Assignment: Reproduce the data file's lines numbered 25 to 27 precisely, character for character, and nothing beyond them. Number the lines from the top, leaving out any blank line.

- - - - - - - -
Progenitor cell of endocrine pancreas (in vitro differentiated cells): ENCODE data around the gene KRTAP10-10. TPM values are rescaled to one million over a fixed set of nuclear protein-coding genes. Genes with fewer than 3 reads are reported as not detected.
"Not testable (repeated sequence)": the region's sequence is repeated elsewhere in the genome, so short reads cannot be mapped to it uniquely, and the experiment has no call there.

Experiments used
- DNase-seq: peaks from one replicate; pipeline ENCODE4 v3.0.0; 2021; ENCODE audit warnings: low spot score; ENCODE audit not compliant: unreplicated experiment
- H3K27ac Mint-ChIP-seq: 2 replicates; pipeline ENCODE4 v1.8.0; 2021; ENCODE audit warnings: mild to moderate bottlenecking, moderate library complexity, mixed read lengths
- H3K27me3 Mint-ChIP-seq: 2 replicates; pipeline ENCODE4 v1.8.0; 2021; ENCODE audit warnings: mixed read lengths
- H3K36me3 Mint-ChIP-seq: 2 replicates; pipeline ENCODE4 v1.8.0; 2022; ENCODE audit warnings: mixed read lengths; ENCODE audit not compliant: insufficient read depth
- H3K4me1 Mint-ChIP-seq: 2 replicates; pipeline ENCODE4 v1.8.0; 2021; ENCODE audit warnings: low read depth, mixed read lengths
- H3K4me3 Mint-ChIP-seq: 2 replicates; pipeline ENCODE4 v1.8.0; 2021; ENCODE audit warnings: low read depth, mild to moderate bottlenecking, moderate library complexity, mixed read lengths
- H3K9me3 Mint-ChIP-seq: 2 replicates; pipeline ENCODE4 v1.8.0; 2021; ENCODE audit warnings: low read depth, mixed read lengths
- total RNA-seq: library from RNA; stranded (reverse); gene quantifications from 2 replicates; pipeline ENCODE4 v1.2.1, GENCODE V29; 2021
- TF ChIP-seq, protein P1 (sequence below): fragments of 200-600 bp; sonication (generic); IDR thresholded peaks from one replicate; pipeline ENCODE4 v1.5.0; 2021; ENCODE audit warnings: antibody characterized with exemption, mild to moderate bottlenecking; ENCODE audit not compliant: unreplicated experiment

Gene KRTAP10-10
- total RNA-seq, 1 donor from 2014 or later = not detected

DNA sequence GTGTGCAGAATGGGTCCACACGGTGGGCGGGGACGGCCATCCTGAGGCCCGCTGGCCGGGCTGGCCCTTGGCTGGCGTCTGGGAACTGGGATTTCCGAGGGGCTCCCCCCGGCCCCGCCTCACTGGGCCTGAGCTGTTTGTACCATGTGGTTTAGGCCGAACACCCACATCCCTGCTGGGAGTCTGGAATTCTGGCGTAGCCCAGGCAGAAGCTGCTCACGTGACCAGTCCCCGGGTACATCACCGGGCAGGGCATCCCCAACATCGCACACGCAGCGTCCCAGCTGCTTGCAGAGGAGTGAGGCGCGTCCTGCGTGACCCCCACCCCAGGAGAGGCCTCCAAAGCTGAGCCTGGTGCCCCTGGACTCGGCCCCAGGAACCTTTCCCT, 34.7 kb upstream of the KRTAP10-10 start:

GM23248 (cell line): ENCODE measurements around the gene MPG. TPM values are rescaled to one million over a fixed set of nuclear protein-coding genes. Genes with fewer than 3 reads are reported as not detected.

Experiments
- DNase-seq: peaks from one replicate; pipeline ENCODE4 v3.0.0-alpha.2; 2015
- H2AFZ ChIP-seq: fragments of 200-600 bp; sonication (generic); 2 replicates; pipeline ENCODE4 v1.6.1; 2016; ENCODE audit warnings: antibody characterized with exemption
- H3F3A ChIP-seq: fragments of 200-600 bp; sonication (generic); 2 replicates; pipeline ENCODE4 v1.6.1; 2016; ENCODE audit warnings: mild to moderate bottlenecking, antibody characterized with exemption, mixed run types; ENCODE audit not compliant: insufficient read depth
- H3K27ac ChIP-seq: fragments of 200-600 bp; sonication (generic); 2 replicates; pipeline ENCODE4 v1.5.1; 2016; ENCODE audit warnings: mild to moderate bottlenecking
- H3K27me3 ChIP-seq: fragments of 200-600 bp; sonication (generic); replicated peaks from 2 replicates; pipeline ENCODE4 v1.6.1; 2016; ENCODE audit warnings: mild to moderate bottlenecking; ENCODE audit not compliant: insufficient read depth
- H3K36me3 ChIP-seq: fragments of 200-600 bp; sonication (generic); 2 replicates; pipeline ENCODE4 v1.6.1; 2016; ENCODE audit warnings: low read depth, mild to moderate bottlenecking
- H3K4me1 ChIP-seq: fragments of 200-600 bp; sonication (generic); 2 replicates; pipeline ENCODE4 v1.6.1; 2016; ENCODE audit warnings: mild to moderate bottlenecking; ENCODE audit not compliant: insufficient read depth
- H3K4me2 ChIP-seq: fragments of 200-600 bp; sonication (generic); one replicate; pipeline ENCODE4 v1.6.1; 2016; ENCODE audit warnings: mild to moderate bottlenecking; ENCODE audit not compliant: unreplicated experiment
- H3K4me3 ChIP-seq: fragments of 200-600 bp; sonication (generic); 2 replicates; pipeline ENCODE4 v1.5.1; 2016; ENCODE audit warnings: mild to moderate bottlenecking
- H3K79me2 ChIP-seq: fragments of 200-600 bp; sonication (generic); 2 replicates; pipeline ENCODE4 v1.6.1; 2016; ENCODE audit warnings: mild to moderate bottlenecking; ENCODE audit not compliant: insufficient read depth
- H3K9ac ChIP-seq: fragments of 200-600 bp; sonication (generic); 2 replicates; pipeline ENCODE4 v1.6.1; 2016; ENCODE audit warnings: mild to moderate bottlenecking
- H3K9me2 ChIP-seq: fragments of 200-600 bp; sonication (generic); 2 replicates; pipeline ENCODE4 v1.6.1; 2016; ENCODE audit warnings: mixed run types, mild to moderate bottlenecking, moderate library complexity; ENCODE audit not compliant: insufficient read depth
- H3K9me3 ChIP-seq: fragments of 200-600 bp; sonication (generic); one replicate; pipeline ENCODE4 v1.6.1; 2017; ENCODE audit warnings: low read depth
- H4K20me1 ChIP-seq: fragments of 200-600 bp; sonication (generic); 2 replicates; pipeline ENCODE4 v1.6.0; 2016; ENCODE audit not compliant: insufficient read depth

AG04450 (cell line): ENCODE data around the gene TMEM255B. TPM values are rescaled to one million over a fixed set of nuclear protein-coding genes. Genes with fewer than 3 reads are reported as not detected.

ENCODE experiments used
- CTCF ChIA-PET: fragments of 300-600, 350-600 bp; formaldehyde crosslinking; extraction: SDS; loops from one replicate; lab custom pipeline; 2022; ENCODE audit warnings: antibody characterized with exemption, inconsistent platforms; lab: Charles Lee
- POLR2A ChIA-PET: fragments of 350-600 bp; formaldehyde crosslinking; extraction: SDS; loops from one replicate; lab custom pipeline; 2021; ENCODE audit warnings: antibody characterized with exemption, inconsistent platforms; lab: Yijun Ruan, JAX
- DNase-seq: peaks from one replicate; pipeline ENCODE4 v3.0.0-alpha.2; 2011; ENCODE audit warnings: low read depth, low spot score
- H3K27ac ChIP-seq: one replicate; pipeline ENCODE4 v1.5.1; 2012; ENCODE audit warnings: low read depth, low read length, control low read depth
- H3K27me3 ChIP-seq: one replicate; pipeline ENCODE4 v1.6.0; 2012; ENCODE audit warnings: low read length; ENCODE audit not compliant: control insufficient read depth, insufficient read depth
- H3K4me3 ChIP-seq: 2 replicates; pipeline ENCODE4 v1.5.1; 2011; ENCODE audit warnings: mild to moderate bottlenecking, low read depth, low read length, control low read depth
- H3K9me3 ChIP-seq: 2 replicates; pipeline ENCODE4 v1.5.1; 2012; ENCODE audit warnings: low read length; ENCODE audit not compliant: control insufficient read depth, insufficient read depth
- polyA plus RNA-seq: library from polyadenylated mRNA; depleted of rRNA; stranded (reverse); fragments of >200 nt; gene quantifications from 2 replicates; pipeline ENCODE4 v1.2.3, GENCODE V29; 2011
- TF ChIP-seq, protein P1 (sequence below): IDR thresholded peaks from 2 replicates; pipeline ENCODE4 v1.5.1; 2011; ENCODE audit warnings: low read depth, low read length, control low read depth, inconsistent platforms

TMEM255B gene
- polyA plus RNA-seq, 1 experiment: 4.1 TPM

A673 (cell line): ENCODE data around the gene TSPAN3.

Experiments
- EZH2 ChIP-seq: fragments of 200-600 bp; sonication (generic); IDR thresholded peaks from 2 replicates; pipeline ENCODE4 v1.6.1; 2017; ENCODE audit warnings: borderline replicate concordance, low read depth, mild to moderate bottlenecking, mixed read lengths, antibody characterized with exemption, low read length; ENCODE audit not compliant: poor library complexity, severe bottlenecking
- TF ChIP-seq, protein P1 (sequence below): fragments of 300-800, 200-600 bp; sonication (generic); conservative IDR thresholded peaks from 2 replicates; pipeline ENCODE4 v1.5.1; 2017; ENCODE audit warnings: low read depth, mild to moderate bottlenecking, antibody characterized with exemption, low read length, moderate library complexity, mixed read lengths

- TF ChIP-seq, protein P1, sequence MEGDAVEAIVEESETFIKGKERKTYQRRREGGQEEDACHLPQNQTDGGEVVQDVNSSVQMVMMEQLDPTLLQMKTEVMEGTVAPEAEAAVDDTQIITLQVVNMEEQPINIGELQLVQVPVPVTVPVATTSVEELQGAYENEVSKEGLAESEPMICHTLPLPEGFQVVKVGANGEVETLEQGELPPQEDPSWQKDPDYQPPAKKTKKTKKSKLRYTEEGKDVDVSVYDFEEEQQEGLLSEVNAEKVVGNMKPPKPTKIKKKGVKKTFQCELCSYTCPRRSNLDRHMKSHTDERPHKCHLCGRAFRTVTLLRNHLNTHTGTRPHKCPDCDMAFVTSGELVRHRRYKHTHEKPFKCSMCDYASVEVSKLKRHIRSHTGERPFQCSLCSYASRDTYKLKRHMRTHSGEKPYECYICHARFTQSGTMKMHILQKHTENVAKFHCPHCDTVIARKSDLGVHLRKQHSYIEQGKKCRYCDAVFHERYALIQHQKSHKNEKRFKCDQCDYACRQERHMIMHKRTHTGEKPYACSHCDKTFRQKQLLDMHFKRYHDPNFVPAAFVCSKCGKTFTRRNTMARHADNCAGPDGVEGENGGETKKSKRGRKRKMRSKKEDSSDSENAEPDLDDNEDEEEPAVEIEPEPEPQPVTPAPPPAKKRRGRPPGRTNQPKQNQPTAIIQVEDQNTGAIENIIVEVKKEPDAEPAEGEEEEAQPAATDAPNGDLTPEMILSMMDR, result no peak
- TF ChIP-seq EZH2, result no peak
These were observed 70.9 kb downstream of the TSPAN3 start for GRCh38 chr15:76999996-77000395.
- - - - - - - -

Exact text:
- H3K4me2 ChIP-seq: fragments of 200-600 bp; sonication (generic); one replicate; pipeline ENCODE4 v1.6.1; 2016; ENCODE audit warnings: mild to moderate bottlenecking; ENCODE audit not compliant: unreplicated experiment
- H3K4me3 ChIP-seq: fragments of 200-600 bp; sonication (generic); 2 replicates; pipeline ENCODE4 v1.5.1; 2016; ENCODE audit warnings: mild to moderate bottlenecking
- H3K79me2 ChIP-seq: fragments of 200-600 bp; sonication (generic); 2 replicates; pipeline ENCODE4 v1.6.1; 2016; ENCODE audit warnings: mild to moderate bottlenecking; ENCODE audit not compliant: insufficient read depth